Friday, May 30, 2008

Back From Scene Of Crane Collapse


photo by Flickr/Seth Holladay via Curbed

By Andrew Fine, 5/30, 10am-

Shortly after getting out of the shower this morning around 8 30am, I noticed an overabundance of sirens from emergency vehicles. Being a New Yorker, having lived through 911, you have an innate ability to differentiate between the normal amount of fire engines and when there are way too many. Before I could even think I heard a swarm of helicopters which are always the tell tale sign that something bad has happened. Instinctively, you wonder if something tragic might have occurred on the trains, then you turn to other horrific scenarios. Before thinking all of those through, you turn to the tv and flip through the news channels. Seconds later, you find the news of a potentially fatal crane collapse. In a sad twist of irony, the reflex is some sense of relief that it wasn't something magnitudes worse. Shortly thereafter there is worry for those that might have died in the ordinary course of trying to make a living or simply walking down the street. The last in the very short course of emotions is anger and outrage that such a tragedy is preventable and should never happen in a civilized society.

I went to report and document this tragedy. Crowds had gathered and word had quickly spread that there was indeed at least one, possibly 2 fatalities already reported. The scene that most sticks in my mind was the image of the 3rd and 4th floor apartments penetrated and cratered by the falling tons of street. Looking into somebody's living room or dining room that no longer has a wall or part of the floor, yet a painting on the back wall seemingly undisturbed. You can only hope that the damage to those apartments and others, like the penthouse that was decimated, was merely material and not physical. We all hope and pray that to be the case.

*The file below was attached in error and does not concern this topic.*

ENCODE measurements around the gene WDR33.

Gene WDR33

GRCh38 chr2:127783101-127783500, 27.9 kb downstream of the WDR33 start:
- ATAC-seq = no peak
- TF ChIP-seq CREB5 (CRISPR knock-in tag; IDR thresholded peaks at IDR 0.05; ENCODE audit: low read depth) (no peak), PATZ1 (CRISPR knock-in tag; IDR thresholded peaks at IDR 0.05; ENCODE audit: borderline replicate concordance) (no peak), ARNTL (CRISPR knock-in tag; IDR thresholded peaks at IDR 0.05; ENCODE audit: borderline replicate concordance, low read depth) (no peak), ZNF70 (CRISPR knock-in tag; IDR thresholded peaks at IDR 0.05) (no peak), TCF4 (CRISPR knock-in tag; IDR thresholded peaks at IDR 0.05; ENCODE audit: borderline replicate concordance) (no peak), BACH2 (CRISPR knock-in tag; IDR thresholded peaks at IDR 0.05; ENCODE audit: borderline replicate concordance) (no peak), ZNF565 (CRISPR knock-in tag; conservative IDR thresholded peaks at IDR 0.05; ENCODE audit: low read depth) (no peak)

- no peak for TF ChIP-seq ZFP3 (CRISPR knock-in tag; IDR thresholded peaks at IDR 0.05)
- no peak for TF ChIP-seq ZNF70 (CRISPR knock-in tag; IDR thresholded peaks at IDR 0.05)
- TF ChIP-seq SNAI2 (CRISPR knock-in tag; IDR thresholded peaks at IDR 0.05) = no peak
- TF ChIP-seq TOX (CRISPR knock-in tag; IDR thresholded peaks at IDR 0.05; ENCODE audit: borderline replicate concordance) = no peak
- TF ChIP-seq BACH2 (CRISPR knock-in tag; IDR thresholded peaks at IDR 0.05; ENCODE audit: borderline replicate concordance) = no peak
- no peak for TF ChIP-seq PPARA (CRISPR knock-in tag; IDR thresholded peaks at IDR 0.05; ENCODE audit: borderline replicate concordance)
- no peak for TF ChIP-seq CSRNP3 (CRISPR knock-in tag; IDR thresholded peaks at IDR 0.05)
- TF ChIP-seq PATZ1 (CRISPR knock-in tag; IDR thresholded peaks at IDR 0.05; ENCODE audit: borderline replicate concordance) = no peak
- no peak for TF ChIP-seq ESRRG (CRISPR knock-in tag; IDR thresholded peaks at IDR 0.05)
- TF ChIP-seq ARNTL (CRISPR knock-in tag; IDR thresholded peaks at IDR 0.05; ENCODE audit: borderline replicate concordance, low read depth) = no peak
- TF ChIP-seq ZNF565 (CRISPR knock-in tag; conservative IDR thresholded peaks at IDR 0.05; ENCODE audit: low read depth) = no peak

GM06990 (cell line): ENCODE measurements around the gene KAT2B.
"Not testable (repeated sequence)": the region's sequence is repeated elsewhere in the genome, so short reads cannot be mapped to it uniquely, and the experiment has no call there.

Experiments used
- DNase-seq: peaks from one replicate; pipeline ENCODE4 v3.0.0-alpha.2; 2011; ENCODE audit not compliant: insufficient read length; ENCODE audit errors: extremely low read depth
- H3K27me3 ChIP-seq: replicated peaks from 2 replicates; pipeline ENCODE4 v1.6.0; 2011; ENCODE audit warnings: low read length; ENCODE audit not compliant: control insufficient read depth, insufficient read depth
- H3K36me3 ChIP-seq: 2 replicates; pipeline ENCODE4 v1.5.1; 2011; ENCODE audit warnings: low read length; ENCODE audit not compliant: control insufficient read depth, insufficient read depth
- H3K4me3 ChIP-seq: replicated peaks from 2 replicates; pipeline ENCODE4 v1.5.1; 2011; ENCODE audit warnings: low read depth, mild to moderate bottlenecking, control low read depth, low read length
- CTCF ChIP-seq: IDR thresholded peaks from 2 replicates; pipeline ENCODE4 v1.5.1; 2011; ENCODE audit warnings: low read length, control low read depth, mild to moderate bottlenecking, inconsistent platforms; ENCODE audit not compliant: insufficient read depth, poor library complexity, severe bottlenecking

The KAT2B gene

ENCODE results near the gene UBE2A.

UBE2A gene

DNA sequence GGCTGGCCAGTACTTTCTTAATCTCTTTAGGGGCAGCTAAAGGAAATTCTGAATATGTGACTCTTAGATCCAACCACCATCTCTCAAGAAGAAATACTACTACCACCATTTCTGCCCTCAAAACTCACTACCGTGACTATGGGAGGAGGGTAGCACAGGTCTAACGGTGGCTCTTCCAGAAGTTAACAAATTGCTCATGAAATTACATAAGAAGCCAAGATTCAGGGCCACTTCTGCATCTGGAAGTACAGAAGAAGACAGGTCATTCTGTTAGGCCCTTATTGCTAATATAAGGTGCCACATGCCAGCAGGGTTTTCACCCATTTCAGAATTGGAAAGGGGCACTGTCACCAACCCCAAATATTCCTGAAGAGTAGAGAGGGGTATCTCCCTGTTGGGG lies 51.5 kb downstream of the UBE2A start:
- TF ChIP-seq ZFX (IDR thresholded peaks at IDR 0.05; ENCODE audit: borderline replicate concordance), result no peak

Neighbors who heard the crane fall initially believed that a tremendous bomb had gone off. We can only imagine the sheer terror which these thousands of people experienced this morning. Hopes and prayers will help those traumatized or directly effected by this tragic travesty, but it will not change the circumstances that lead it happen. Action, real, powerful, and politically and economically inconvenient action is needed. Something must be done. The city must get it's shit together pronto and not allow another crane to operate until they do so.

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